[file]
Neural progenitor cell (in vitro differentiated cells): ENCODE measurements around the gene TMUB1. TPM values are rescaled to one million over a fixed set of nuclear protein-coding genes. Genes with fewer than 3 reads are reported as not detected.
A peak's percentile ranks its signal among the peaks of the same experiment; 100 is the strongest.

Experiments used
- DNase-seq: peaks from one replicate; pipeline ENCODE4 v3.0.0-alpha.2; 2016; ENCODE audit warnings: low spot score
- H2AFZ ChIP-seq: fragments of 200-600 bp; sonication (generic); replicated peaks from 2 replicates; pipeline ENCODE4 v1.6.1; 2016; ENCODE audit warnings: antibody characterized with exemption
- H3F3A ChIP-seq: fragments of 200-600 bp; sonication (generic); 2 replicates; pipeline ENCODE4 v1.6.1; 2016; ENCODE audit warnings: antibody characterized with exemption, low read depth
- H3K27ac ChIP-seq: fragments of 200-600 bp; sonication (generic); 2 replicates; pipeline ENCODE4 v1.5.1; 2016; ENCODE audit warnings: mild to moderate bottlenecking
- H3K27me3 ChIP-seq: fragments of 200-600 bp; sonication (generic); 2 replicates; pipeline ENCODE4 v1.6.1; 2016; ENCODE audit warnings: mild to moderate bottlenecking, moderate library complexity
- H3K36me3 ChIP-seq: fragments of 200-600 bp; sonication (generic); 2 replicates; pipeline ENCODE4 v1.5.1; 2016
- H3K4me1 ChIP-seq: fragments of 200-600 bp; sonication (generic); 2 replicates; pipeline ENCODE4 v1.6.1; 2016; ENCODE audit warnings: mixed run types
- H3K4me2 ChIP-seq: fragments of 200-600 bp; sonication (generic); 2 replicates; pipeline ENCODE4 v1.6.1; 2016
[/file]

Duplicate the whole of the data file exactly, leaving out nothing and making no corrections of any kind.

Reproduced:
Neural progenitor cell (in vitro differentiated cells): ENCODE measurements around the gene TMUB1. TPM values are rescaled to one million over a fixed set of nuclear protein-coding genes. Genes with fewer than 3 reads are reported as not detected.
A peak's percentile ranks its signal among the peaks of the same experiment; 100 is the strongest.

Experiments used
- DNase-seq: peaks from one replicate; pipeline ENCODE4 v3.0.0-alpha.2; 2016; ENCODE audit warnings: low spot score
- H2AFZ ChIP-seq: fragments of 200-600 bp; sonication (generic); replicated peaks from 2 replicates; pipeline ENCODE4 v1.6.1; 2016; ENCODE audit warnings: antibody characterized with exemption
- H3F3A ChIP-seq: fragments of 200-600 bp; sonication (generic); 2 replicates; pipeline ENCODE4 v1.6.1; 2016; ENCODE audit warnings: antibody characterized with exemption, low read depth
- H3K27ac ChIP-seq: fragments of 200-600 bp; sonication (generic); 2 replicates; pipeline ENCODE4 v1.5.1; 2016; ENCODE audit warnings: mild to moderate bottlenecking
- H3K27me3 ChIP-seq: fragments of 200-600 bp; sonication (generic); 2 replicates; pipeline ENCODE4 v1.6.1; 2016; ENCODE audit warnings: mild to moderate bottlenecking, moderate library complexity
- H3K36me3 ChIP-seq: fragments of 200-600 bp; sonication (generic); 2 replicates; pipeline ENCODE4 v1.5.1; 2016
- H3K4me1 ChIP-seq: fragments of 200-600 bp; sonication (generic); 2 replicates; pipeline ENCODE4 v1.6.1; 2016; ENCODE audit warnings: mixed run types
- H3K4me2 ChIP-seq: fragments of 200-600 bp; sonication (generic); 2 replicates; pipeline ENCODE4 v1.6.1; 2016